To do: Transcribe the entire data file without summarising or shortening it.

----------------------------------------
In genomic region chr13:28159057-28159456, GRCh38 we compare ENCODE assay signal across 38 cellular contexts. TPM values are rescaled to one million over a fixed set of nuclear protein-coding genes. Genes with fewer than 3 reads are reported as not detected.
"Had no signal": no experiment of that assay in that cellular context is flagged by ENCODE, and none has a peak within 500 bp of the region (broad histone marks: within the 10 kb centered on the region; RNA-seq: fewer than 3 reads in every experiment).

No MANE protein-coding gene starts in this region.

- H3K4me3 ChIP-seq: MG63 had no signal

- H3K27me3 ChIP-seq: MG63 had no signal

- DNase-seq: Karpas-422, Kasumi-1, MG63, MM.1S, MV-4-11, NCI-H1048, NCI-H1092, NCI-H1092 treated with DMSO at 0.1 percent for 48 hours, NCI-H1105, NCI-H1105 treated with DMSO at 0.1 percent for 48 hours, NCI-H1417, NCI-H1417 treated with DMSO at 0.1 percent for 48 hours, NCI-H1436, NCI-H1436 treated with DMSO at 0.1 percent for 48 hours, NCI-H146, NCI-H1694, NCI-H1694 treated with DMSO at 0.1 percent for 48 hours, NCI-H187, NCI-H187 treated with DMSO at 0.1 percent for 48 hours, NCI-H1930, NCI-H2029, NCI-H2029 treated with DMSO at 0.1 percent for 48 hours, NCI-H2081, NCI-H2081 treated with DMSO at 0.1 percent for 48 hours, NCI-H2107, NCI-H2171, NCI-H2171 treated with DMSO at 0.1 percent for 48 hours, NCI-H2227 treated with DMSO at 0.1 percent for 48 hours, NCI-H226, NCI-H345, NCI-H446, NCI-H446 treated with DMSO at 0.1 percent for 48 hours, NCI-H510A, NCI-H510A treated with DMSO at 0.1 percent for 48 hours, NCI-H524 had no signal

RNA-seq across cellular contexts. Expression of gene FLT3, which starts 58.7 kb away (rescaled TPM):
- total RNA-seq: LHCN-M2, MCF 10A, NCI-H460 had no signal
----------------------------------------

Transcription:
In genomic region chr13:28159057-28159456, GRCh38 we compare ENCODE assay signal across 38 cellular contexts. TPM values are rescaled to one million over a fixed set of nuclear protein-coding genes. Genes with fewer than 3 reads are reported as not detected.
"Had no signal": no experiment of that assay in that cellular context is flagged by ENCODE, and none has a peak within 500 bp of the region (broad histone marks: within the 10 kb centered on the region; RNA-seq: fewer than 3 reads in every experiment).

No MANE protein-coding gene starts in this region.

- H3K4me3 ChIP-seq: MG63 had no signal

- H3K27me3 ChIP-seq: MG63 had no signal

- DNase-seq: Karpas-422, Kasumi-1, MG63, MM.1S, MV-4-11, NCI-H1048, NCI-H1092, NCI-H1092 treated with DMSO at 0.1 percent for 48 hours, NCI-H1105, NCI-H1105 treated with DMSO at 0.1 percent for 48 hours, NCI-H1417, NCI-H1417 treated with DMSO at 0.1 percent for 48 hours, NCI-H1436, NCI-H1436 treated with DMSO at 0.1 percent for 48 hours, NCI-H146, NCI-H1694, NCI-H1694 treated with DMSO at 0.1 percent for 48 hours, NCI-H187, NCI-H187 treated with DMSO at 0.1 percent for 48 hours, NCI-H1930, NCI-H2029, NCI-H2029 treated with DMSO at 0.1 percent for 48 hours, NCI-H2081, NCI-H2081 treated with DMSO at 0.1 percent for 48 hours, NCI-H2107, NCI-H2171, NCI-H2171 treated with DMSO at 0.1 percent for 48 hours, NCI-H2227 treated with DMSO at 0.1 percent for 48 hours, NCI-H226, NCI-H345, NCI-H446, NCI-H446 treated with DMSO at 0.1 percent for 48 hours, NCI-H510A, NCI-H510A treated with DMSO at 0.1 percent for 48 hours, NCI-H524 had no signal

RNA-seq across cellular contexts. Expression of gene FLT3, which starts 58.7 kb away (rescaled TPM):
- total RNA-seq: LHCN-M2, MCF 10A, NCI-H460 had no signal